Since Senators Corker, Flake, and Collins, let alone anyone else, cannot negotiate with Senator McConnell in good faith, because Senator McConnell doesn’t do anything in good faith, if they want to get anything done, then they need to rely on their leverage as senators in a very slim Senate majority caucus to force their initiatives through. This means threatening to and/or actually caucusing with the Democrats. The last thing that Senator McConnell wants is to lose control of the Senate. Whether now because of the defections of a pair of his retiring members using it as leverage to achieve their own objectives or in the mid terms because enough voters want a check on the President to override the partisan Republican advantage in this senatorial election cycle. It is why he’s ground everything in the chamber other than handling nominations, specifically judicial nominations, to a halt. It is why he doesn’t want to do the legally required annual budgetary resolution so he can avoid having his members take tough votes before the midterms. And it is why he’s cancelled most of the August recess under the pretense that it is the only way he can move judicial nominees because of what he alleges is Democratic obstruction. Nominations that only exist because he prevented President Obama from seating almost any judicial nominees during his final two years in office. The Democratic minority has no tools to stop these nominations, regardless of what Senator McConnell says because Senator McConnell in conjunction with Senator Grassley has gotten rid of the blue slip rule and refuses to recognize Democratic senators holds on nominees. Senator McConnell’s cancellation of the August recess is really just a thinly veiled attempt to keep incumbent Democratic senators up for reelection off the campaign trail. Every Senate rule, tradition, norm, ethic, and even law (Congressional Budget Act) has been bent or stretched to breaking or just outright ignored by Senator McConnell in his quest to consolidate his power and achieve his revanchist and reactionary objectives. As an insurgent, albeit a non-violent one, Senator McConnell only understands and recognizes the application of leverage and force. As an insurgent, albeit a non-violent one, Senator McConnell only understands and recognizes the application of leverage and force. Senators Corker, Flake, and Collins have the ability to apply significant leverage and force. The question is whether or not they have the will to do so. The sad reality is the answer is almost certainly not.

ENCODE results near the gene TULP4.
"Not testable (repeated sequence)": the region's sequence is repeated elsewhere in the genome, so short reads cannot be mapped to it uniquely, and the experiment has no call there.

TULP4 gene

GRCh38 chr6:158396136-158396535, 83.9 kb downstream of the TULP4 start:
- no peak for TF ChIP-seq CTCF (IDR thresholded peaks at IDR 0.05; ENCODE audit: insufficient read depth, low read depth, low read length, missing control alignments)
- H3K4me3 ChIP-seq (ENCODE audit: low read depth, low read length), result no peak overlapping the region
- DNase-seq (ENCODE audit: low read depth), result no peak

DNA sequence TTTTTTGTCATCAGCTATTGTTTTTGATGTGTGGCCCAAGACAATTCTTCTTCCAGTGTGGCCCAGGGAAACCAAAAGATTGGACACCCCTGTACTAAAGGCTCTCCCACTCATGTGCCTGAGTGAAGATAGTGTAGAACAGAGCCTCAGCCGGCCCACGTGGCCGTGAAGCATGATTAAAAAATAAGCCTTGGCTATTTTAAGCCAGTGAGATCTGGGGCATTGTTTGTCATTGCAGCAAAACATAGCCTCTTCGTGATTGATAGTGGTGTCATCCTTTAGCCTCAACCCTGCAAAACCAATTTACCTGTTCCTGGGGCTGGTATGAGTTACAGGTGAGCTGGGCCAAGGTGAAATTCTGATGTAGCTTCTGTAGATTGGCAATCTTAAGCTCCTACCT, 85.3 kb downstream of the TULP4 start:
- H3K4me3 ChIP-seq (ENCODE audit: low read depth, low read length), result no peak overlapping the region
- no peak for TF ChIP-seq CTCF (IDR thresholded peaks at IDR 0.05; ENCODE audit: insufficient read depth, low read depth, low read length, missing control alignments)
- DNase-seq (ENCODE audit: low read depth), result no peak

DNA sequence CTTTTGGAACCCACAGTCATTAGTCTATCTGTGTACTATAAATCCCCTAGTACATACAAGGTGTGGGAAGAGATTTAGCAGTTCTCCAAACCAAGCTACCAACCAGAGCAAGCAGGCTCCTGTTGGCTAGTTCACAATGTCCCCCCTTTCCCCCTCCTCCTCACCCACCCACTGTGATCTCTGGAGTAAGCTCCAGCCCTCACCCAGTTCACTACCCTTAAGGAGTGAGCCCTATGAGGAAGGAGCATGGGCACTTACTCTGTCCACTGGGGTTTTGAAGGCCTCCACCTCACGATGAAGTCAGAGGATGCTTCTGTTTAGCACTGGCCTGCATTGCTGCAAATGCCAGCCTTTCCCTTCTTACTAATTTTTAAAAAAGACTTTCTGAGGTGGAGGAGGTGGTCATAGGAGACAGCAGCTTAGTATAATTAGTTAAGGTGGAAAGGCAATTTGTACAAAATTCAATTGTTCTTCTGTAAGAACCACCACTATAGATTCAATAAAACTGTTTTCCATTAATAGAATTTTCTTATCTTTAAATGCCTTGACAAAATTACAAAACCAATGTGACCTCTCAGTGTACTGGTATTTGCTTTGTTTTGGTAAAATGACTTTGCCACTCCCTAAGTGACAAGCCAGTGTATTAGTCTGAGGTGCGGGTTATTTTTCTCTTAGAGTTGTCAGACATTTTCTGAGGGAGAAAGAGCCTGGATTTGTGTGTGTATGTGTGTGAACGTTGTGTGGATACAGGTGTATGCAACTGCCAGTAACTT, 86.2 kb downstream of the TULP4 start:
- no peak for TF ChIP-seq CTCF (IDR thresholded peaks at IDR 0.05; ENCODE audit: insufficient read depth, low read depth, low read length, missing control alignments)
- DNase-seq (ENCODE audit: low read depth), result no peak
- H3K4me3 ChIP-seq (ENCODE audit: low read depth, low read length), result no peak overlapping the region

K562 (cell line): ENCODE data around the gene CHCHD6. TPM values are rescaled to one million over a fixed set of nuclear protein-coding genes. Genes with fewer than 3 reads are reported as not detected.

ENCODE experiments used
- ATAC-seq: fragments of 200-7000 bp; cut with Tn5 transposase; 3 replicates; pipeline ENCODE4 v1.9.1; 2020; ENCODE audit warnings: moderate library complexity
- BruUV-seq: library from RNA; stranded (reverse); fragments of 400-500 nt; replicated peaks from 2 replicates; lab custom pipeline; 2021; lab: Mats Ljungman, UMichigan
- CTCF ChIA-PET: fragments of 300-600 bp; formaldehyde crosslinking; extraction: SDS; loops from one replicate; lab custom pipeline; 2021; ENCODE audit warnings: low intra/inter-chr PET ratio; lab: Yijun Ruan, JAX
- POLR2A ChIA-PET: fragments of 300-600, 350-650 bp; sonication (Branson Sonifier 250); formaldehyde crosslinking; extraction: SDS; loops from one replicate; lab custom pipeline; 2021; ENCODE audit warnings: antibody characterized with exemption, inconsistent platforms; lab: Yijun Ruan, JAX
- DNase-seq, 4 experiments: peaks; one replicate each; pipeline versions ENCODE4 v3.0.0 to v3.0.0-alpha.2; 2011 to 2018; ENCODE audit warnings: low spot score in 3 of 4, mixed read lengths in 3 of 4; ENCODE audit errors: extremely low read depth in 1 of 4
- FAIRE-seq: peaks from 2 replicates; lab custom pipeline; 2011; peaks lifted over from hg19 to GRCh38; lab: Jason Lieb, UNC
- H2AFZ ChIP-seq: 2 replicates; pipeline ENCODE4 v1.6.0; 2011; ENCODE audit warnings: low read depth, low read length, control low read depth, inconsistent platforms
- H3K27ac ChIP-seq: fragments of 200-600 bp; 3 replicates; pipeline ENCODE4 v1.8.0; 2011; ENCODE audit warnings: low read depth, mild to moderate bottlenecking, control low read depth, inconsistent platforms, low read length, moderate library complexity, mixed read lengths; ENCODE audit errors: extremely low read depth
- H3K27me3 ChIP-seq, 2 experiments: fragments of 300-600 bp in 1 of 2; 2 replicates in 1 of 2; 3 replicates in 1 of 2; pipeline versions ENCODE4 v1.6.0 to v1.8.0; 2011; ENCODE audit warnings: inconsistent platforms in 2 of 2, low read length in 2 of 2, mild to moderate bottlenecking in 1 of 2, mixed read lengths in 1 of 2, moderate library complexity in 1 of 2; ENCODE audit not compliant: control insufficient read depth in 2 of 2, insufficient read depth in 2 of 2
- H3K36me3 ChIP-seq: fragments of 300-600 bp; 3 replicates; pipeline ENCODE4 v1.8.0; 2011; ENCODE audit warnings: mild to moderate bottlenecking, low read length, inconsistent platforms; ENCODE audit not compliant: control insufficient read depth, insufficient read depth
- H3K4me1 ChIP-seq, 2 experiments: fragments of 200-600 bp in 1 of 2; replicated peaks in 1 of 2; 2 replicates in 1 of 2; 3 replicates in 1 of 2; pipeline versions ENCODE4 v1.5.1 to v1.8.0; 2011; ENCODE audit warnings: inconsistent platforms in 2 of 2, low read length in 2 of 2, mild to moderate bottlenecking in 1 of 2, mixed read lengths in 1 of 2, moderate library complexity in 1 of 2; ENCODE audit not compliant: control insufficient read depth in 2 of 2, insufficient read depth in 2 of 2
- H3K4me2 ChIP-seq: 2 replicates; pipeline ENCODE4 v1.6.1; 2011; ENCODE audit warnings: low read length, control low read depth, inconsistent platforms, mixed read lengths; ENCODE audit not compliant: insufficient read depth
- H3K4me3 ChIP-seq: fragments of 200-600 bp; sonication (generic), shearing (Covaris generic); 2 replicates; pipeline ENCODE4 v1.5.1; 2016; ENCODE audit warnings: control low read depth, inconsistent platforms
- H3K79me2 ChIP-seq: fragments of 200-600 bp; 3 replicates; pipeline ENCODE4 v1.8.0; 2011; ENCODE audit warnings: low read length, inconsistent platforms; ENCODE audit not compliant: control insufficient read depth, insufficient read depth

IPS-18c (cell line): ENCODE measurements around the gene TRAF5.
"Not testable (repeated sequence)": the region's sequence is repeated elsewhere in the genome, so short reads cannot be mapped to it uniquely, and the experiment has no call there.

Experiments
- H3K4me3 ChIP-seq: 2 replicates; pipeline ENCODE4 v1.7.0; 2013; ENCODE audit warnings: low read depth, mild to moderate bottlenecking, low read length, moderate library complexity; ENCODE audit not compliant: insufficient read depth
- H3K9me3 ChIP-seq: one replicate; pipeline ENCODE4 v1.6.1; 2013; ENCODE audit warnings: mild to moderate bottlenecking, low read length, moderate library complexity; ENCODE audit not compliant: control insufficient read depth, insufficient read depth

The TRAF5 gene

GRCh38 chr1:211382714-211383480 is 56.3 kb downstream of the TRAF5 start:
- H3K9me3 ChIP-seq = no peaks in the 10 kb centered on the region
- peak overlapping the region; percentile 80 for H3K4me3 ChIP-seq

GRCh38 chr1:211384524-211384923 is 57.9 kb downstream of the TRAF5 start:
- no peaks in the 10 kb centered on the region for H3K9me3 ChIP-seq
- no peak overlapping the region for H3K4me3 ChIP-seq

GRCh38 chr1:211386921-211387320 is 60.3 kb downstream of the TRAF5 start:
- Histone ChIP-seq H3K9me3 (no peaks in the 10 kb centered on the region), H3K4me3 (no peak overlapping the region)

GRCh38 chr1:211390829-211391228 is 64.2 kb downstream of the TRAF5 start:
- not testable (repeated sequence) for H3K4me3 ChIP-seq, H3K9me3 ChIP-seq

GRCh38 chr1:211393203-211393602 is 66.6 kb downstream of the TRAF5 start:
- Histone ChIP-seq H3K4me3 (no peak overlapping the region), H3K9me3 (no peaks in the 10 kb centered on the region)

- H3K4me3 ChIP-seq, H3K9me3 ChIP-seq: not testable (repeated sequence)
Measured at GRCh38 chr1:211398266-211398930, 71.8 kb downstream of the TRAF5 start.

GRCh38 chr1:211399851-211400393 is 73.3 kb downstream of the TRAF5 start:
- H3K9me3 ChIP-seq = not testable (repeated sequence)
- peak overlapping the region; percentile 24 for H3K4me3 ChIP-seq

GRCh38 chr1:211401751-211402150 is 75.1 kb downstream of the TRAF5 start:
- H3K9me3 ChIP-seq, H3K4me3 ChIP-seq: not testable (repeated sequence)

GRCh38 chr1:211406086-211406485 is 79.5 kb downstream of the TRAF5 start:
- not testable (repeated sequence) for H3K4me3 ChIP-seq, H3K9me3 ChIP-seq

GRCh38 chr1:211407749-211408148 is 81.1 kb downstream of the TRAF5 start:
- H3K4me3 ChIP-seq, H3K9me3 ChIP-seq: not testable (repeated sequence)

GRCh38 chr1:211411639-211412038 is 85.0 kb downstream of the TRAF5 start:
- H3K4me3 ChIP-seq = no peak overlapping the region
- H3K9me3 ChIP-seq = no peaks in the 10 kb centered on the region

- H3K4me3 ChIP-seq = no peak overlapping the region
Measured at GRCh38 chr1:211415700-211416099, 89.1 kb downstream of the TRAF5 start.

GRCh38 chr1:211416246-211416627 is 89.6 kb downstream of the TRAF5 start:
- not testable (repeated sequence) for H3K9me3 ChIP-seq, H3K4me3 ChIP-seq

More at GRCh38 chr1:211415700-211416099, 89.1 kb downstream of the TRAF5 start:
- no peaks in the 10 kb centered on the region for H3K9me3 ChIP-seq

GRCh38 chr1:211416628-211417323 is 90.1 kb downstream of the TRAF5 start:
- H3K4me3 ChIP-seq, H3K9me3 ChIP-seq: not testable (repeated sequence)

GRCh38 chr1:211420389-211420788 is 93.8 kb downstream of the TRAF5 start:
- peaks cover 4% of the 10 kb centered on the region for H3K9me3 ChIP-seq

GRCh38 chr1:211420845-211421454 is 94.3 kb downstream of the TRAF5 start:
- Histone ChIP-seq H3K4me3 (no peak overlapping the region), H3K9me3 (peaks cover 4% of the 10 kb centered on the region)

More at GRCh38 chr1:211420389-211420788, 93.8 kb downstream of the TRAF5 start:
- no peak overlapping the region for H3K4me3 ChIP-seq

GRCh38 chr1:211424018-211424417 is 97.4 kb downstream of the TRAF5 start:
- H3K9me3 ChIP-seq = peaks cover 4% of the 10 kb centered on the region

Senator McConnell’s calculus, which has been his calculus since January 2009, is that if he’s quiet and boring, even if the political reporters initially cover it, they’ll soon get bored and chase something more exciting. Or something more exciting will happen and distract them.

Open thread!

* I’m expecting, provided Justice Ginsburg completes her recovery as expected and remains healthy, that the administration in conjunction with Leonard Leo from The Federalist Society and Senator McConnell will try to replicate with Justice Thomas what they did in the summer of 2018 with Justice Kennedy. Specifically, they’ll create a retirement and subsequent Supreme Court vacancy during the late summer to early fall of 2020 that the President and Republican senators can campaign for reelection on. Thereby replicating the dynamic that Senator McConnell created and the President leveraged in his campaign that it was necessary to elect him, in this case reelect him, and to reelect the GOP majority in the Senate to ensure that the Democrats don’t appoint the next Supreme Court justice, change the balance of the Supreme Court, and destroy the Constitution and thereby the United States.

Gillibrand is in

Open thread

Tuesday Evening Open Thread: It’s the McConnell Shutdown Now


Cuz we already know why the Oval Office Squatter is pro-shutdown…

Proof of Life: Cincinnati Meet-Up

From party-planner Ohio Mom:

Here we are at the Meet up. It’s me, Ohio Mom, standing, and Ohio Dad at the end of the table, caught with his fork in his mouth.

I’ll let everyone else identify themselves in the comments.

That’s Ohio Dad waving.

It’s hard to get a good photo of lots of people eating at a long table.

I believe there’s going to be a (quite small & select) Denver meetup this evening, too.

Remember, you don’t need an out-of-town visitor for a meet-up… just somebody who’ll propose a date and place, and at least one other BJ jackal to show up.

May’s Brexit deal defeated

From The Post:

Breaking news: With just 73 days to go until Britain is scheduled to leave the European Union, lawmakers voted down the withdrawal deal that had been painstakingly negotiated between Prime Minister Theresa May and the European Union. May has until Monday to come back to Parliament with a Plan B.

Optional musical accompaniment:

What happens now?

Hey Facebook, Your Standards Seem Arbitrary, Capricious, and Stupid

My facebook account is closed to the public, meaning that only people I know personally, who follow me and whom I follow, can see what I post. So basically, the only people who can see what I say and post have signed up for this shit and know full well the hot mess they are dealing with. Despite that, I am somehow run afoul of facebook’s community standards:

You know what passes facebook’s community standards? This:

That’s right- Alex Jones, despite being very publicly banned from facebook, is back in full force:

Alex Jones, the rabidly anti-LGBTQ conspiracy theorist who hosts the web-show InfoWars was banned from Facebook, YouTube, iTunes, Twitter and Vimeo last year. But he has apparently snuck back onto Facebook, and so far he’s getting away with it.

The Daily Dot reports that Jones’ InfoWars is now available on Facebook via three pages called NewsWars, InfoWars Live 24/7 and Prison Planet.TV. All of them run anti-LGBTQ content which conflates LGBTQ rights with pedophilia.